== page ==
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84-2-714. Buyer's damages for breach in regard to accepted goods. (1) Where the buyer has accepted goods and given notification (subsection (3) of section 84-2-607) he may recover as damages for any nonconformity of tender the loss resulting in the ordinary course of events from the seller's breach as determined in any manner which is reasonable.

(2) The measure of damages for breach of warranty is the difference at the time and place of acceptance between the value of the goods accepted and the value they would have had if they had been as warranted, unless special circumstances show proximate damages of a different amount.

(3) In a proper case any incidental and consequential damages under the next section may also be recovered.

History: L. 1965, ch. 564, ยง 110; January 1, 1966.

KANSAS COMMENT, 1996

1. This section deals with the remedies available to the buyer after it has accepted the goods and the time for revocation of acceptance has passed. Subsection (1) provides that if the buyer gives the notice required under section 84-2-607(3), it may recover as damages for any nonconformity the loss resulting in the ordinary course of events. The nonconformity referred to in subsection (1) includes any failure of the seller to perform according to its contract obligations. In such a case, the buyer is permitted to recover for its loss "as determined in any manner which is reasonable."

2. Subsection (2) describes the standard measure of damages for breach of warranty, unless special circumstances require otherwise. A buyer may recover for breach of warranty the difference, at the time and place of acceptance, between the market value of the goods accepted and the market value of the goods had they been as warranted. This is often called the buyer's "primary economic loss." Market value is not necessarily the same as the contract price, although contract price may be good evidence of market value. When repair of the goods is possible, the best measure of damages for breach of warranty is the cost of repair. International Petroleum Serv., Inc. v. S&N Well Serv., Inc., 230 K. 452, 639 P.2d 29 (1982) (used goods). If the cost of repair exceeds the price of the goods, however, the purchase price should serve as a cap on damages, at least if replacement goods are available. If repair does not give the goods their full warranted value, the buyer should be able to recover any remaining difference as well. If the goods cannot be repaired, the court will need to determine their value as warranted and their value as accepted. In unusual cases, particularly when the seller makes an expansive performance guaranty, the measure of damages under this section may exceed the purchase price. See Chatlos Sys., Inc. v. National Cash Register Corp., 670 F.2d 1304 (3d Cir.), cert. dismissed, 457 U.S. 1112 (1982).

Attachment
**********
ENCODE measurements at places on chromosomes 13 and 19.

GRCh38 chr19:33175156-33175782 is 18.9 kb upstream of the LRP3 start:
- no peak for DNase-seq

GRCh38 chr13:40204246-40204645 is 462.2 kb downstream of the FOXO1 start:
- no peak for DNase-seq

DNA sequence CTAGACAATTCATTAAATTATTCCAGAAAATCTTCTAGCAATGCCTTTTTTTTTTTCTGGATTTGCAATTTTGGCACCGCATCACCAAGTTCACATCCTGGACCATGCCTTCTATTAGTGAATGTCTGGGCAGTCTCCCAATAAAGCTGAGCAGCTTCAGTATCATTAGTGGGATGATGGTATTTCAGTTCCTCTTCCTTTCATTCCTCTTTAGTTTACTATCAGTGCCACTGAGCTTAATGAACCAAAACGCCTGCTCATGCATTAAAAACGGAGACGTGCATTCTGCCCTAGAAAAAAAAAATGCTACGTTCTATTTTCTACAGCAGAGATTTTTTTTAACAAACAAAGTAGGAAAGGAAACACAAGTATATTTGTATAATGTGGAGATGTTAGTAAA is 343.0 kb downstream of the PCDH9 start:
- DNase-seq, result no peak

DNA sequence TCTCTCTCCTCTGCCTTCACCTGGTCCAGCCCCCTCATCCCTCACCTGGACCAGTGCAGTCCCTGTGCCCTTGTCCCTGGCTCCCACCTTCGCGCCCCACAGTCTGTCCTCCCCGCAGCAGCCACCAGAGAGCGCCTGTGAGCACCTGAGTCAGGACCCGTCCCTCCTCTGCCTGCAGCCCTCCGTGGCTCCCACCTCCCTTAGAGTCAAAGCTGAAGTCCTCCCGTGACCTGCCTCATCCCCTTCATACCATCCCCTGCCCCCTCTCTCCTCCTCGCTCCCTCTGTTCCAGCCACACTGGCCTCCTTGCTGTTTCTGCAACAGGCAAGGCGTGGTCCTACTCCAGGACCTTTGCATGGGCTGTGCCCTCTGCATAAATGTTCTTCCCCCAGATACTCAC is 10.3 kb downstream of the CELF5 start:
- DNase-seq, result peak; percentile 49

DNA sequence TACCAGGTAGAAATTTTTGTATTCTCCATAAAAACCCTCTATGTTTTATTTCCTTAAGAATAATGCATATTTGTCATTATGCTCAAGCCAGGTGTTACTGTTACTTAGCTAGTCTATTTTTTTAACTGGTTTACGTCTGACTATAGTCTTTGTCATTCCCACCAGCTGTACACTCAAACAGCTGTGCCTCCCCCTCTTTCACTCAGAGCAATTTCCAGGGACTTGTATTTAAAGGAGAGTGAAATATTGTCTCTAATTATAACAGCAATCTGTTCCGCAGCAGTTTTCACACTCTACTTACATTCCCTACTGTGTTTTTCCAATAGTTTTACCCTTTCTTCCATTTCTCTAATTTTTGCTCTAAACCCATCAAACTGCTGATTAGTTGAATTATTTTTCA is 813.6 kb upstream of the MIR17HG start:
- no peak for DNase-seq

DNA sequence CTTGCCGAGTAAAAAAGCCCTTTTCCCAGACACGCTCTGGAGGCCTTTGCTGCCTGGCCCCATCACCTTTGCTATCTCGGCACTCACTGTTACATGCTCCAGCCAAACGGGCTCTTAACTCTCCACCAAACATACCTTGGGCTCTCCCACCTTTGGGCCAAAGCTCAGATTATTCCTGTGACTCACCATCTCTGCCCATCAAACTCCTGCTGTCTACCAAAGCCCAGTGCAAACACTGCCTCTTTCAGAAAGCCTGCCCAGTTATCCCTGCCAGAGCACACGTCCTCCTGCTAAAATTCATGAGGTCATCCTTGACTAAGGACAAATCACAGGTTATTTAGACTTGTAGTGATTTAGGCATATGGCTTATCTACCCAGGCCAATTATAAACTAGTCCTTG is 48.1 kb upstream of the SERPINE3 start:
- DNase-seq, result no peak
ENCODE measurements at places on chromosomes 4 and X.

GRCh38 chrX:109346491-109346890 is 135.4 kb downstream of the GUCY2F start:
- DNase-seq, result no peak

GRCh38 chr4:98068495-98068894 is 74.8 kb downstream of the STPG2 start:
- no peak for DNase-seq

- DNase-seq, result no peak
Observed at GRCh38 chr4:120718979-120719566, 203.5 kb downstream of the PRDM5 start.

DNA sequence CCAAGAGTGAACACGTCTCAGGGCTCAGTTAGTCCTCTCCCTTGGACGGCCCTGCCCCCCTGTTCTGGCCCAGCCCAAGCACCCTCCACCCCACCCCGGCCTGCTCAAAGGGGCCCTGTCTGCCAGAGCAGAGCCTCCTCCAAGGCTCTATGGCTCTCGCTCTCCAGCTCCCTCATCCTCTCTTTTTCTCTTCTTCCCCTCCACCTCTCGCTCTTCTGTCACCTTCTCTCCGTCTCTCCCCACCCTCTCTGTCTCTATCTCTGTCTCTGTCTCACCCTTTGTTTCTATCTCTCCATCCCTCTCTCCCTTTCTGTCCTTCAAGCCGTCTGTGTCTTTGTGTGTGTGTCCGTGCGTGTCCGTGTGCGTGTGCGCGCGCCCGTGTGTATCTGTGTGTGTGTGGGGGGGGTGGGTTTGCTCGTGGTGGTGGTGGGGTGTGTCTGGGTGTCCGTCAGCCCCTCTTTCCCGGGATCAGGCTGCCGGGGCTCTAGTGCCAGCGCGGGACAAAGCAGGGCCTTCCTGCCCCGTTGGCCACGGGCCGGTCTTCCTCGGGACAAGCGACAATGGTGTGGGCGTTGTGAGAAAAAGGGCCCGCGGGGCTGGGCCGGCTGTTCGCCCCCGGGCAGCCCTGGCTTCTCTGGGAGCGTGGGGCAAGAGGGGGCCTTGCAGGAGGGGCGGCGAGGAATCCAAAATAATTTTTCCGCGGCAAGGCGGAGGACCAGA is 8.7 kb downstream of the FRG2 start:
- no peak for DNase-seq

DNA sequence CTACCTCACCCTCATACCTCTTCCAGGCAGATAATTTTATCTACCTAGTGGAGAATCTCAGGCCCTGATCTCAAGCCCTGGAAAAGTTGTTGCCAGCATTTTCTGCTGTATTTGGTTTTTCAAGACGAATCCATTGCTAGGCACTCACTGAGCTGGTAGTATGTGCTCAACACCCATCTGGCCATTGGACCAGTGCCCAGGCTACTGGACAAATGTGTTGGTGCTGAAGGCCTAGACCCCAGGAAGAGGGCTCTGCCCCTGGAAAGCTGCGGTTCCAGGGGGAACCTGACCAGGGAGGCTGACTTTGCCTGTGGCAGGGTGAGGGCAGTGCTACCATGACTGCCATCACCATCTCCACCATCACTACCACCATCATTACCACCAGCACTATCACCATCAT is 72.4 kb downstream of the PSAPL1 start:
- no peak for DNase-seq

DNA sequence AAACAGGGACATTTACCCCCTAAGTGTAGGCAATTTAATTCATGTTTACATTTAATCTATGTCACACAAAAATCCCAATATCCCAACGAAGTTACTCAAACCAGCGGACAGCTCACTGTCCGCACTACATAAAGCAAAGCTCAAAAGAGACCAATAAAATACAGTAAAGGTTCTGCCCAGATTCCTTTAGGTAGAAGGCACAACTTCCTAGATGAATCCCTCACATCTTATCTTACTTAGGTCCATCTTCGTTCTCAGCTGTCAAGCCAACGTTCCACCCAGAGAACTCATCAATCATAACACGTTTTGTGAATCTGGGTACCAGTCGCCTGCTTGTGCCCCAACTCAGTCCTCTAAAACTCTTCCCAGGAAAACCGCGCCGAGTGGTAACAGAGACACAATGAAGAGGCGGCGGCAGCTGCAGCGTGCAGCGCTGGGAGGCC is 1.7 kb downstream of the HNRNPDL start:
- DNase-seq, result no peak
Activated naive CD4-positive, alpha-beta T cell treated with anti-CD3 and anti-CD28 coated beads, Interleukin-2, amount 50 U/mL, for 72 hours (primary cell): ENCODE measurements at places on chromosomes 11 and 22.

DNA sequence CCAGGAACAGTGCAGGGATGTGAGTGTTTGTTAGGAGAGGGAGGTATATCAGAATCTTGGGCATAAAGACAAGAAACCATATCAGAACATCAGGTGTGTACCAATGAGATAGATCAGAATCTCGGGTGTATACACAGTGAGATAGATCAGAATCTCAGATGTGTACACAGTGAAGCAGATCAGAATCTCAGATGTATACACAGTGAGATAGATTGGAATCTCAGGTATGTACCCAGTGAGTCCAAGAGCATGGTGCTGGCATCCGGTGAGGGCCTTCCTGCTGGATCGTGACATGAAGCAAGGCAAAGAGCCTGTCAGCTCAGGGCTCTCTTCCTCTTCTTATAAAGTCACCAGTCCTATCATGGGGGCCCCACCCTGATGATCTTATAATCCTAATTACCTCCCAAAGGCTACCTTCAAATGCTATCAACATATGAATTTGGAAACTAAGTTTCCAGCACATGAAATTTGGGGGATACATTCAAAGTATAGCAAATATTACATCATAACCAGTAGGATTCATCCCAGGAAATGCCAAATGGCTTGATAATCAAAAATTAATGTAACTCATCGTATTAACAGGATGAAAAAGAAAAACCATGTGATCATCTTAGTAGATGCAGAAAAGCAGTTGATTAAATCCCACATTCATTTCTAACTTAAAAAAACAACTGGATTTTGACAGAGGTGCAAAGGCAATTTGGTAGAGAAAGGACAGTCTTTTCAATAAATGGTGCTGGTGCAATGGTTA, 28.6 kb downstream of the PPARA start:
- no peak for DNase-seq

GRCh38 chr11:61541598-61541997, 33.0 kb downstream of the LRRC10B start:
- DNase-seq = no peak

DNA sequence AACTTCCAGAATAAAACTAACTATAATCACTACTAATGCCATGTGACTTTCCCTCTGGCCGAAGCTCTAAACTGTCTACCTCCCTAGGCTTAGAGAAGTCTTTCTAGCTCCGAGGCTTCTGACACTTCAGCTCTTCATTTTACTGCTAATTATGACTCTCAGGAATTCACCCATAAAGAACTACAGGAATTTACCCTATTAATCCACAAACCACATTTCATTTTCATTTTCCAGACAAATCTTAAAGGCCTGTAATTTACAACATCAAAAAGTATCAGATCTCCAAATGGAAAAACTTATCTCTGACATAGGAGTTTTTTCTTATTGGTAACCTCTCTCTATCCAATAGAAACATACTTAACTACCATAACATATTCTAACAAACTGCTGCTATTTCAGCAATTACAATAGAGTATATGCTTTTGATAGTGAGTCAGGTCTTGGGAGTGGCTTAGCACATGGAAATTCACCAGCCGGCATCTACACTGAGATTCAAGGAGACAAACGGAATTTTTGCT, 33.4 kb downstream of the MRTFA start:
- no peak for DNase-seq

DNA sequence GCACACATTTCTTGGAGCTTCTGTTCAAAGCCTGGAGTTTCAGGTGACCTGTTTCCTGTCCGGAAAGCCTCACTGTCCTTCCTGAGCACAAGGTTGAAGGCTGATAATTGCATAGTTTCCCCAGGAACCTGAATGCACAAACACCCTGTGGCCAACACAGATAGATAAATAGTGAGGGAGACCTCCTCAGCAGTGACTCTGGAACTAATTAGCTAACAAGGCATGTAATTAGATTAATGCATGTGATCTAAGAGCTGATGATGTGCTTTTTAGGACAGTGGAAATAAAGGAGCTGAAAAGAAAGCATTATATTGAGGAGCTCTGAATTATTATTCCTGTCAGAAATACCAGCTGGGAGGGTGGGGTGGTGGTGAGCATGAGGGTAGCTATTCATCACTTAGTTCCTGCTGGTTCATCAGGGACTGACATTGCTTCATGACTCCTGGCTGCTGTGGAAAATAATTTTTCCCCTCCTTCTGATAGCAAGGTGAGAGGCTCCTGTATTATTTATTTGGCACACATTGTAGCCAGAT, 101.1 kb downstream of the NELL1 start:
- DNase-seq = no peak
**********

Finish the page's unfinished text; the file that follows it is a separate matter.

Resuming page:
3. Special circumstances may change the basic measure of damages for breach of warranty under subsection (2). For example, in Ricklefs v. Clemens, 216 K. 128, 531 P.2d 94 (1975), the Kansas Supreme Court held that damages for breach of warranty of title should be measured at the time the buyer lost possession rather than at the time the buyer accepted, relying on this language. Special circumstances may also arise when the buyer's subjective value of the goods differs from their market value.